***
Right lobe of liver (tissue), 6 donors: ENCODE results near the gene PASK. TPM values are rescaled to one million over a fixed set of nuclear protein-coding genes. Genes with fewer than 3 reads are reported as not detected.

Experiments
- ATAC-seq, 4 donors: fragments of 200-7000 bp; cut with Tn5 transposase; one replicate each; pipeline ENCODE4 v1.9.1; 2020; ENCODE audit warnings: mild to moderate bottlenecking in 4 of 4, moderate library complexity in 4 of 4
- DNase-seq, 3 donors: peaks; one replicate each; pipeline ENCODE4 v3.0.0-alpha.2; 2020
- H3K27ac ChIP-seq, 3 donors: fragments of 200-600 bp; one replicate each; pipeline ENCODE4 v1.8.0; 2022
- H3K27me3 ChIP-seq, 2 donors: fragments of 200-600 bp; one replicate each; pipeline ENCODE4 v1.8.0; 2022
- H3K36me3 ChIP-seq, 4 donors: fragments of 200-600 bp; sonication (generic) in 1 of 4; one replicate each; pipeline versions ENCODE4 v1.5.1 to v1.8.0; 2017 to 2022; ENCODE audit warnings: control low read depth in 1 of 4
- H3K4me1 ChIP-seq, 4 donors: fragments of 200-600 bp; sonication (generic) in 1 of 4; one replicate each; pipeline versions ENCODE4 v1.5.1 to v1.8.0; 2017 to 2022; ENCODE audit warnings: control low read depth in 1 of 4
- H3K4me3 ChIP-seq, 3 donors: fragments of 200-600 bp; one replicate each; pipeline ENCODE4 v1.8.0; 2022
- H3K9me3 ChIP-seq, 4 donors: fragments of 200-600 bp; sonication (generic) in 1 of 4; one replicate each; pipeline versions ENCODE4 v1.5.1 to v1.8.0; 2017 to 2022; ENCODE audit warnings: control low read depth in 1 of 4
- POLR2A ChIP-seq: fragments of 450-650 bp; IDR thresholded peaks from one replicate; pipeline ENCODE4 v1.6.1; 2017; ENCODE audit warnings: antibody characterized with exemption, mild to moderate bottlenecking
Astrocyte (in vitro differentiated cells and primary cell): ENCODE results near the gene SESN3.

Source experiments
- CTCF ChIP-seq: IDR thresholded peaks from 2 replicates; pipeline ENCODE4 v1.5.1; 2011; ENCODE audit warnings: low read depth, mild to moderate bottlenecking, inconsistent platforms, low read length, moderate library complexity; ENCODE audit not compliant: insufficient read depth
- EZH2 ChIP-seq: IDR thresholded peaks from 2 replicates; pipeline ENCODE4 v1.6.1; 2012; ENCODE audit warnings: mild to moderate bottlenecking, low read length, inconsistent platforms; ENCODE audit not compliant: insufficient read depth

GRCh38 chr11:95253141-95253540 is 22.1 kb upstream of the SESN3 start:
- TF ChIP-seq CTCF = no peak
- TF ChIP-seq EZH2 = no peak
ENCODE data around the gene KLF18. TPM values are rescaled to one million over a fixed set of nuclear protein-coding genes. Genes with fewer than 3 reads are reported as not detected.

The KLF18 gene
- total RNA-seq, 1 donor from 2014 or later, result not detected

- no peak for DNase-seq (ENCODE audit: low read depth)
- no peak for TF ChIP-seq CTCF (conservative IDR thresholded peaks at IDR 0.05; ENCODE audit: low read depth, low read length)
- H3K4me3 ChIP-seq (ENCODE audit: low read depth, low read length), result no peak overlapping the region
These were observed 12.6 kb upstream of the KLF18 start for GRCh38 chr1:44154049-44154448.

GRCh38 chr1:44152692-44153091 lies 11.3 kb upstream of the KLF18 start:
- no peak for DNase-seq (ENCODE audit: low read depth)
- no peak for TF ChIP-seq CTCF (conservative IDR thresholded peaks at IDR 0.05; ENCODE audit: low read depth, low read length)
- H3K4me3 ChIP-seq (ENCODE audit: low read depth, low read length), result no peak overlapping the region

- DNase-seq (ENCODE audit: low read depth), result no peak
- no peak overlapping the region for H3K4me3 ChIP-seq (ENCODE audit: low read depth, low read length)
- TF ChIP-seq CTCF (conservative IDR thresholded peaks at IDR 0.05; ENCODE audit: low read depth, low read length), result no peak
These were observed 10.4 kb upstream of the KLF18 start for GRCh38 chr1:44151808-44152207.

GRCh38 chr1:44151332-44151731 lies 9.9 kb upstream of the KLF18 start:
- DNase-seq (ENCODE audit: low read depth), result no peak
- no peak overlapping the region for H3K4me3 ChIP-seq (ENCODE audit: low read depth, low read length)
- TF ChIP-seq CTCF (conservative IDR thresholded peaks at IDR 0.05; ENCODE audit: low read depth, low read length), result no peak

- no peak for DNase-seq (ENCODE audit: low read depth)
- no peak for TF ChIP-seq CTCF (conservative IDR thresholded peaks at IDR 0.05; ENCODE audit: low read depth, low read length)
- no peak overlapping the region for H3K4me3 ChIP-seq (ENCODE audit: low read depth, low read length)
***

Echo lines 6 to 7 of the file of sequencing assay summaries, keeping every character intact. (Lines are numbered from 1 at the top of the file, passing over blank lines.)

- H3K27me3 ChIP-seq, 2 donors: fragments of 200-600 bp; one replicate each; pipeline ENCODE4 v1.8.0; 2022
- H3K36me3 ChIP-seq, 4 donors: fragments of 200-600 bp; sonication (generic) in 1 of 4; one replicate each; pipeline versions ENCODE4 v1.5.1 to v1.8.0; 2017 to 2022; ENCODE audit warnings: control low read depth in 1 of 4